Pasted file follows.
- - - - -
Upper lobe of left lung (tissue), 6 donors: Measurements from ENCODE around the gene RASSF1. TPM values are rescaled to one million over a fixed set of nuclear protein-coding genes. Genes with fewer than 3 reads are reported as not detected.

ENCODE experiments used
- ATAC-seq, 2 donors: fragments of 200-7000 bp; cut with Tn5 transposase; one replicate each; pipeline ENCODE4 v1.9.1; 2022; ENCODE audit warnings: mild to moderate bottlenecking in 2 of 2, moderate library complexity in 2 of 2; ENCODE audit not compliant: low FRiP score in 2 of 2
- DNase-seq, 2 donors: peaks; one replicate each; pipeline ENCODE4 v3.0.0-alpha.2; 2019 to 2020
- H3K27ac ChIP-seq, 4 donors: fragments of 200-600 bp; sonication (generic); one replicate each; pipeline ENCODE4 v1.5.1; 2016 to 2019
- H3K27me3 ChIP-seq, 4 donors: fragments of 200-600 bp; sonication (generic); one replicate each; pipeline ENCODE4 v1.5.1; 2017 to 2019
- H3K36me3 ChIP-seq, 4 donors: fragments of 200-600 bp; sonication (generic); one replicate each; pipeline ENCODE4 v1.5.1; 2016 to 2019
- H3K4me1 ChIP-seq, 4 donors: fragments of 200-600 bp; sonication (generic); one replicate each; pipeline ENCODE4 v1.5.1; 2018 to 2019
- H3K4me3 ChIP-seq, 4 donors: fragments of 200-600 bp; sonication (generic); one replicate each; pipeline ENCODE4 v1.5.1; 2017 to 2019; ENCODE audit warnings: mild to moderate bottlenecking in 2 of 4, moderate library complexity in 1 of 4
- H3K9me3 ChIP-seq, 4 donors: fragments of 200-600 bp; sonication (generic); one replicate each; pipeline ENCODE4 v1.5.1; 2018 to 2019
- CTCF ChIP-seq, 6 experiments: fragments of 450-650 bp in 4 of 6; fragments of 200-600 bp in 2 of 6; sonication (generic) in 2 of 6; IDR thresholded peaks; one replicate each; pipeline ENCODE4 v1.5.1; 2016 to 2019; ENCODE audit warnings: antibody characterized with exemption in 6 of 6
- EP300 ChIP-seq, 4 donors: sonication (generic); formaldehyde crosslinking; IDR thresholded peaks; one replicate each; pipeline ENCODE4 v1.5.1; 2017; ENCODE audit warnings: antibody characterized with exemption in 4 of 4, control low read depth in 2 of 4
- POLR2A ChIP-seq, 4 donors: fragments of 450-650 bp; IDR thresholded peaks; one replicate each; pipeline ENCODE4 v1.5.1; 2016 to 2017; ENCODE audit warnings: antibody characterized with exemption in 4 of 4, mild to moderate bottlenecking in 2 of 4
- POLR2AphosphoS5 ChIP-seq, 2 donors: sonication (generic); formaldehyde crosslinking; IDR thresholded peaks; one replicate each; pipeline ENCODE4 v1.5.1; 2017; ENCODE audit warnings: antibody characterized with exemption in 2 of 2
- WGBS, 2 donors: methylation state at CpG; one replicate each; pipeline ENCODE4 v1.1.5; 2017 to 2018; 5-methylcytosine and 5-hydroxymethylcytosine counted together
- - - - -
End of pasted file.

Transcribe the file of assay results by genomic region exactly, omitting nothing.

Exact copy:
Upper lobe of left lung (tissue), 6 donors: Measurements from ENCODE around the gene RASSF1. TPM values are rescaled to one million over a fixed set of nuclear protein-coding genes. Genes with fewer than 3 reads are reported as not detected.

ENCODE experiments used
- ATAC-seq, 2 donors: fragments of 200-7000 bp; cut with Tn5 transposase; one replicate each; pipeline ENCODE4 v1.9.1; 2022; ENCODE audit warnings: mild to moderate bottlenecking in 2 of 2, moderate library complexity in 2 of 2; ENCODE audit not compliant: low FRiP score in 2 of 2
- DNase-seq, 2 donors: peaks; one replicate each; pipeline ENCODE4 v3.0.0-alpha.2; 2019 to 2020
- H3K27ac ChIP-seq, 4 donors: fragments of 200-600 bp; sonication (generic); one replicate each; pipeline ENCODE4 v1.5.1; 2016 to 2019
- H3K27me3 ChIP-seq, 4 donors: fragments of 200-600 bp; sonication (generic); one replicate each; pipeline ENCODE4 v1.5.1; 2017 to 2019
- H3K36me3 ChIP-seq, 4 donors: fragments of 200-600 bp; sonication (generic); one replicate each; pipeline ENCODE4 v1.5.1; 2016 to 2019
- H3K4me1 ChIP-seq, 4 donors: fragments of 200-600 bp; sonication (generic); one replicate each; pipeline ENCODE4 v1.5.1; 2018 to 2019
- H3K4me3 ChIP-seq, 4 donors: fragments of 200-600 bp; sonication (generic); one replicate each; pipeline ENCODE4 v1.5.1; 2017 to 2019; ENCODE audit warnings: mild to moderate bottlenecking in 2 of 4, moderate library complexity in 1 of 4
- H3K9me3 ChIP-seq, 4 donors: fragments of 200-600 bp; sonication (generic); one replicate each; pipeline ENCODE4 v1.5.1; 2018 to 2019
- CTCF ChIP-seq, 6 experiments: fragments of 450-650 bp in 4 of 6; fragments of 200-600 bp in 2 of 6; sonication (generic) in 2 of 6; IDR thresholded peaks; one replicate each; pipeline ENCODE4 v1.5.1; 2016 to 2019; ENCODE audit warnings: antibody characterized with exemption in 6 of 6
- EP300 ChIP-seq, 4 donors: sonication (generic); formaldehyde crosslinking; IDR thresholded peaks; one replicate each; pipeline ENCODE4 v1.5.1; 2017; ENCODE audit warnings: antibody characterized with exemption in 4 of 4, control low read depth in 2 of 4
- POLR2A ChIP-seq, 4 donors: fragments of 450-650 bp; IDR thresholded peaks; one replicate each; pipeline ENCODE4 v1.5.1; 2016 to 2017; ENCODE audit warnings: antibody characterized with exemption in 4 of 4, mild to moderate bottlenecking in 2 of 4
- POLR2AphosphoS5 ChIP-seq, 2 donors: sonication (generic); formaldehyde crosslinking; IDR thresholded peaks; one replicate each; pipeline ENCODE4 v1.5.1; 2017; ENCODE audit warnings: antibody characterized with exemption in 2 of 2
- WGBS, 2 donors: methylation state at CpG; one replicate each; pipeline ENCODE4 v1.1.5; 2017 to 2018; 5-methylcytosine and 5-hydroxymethylcytosine counted together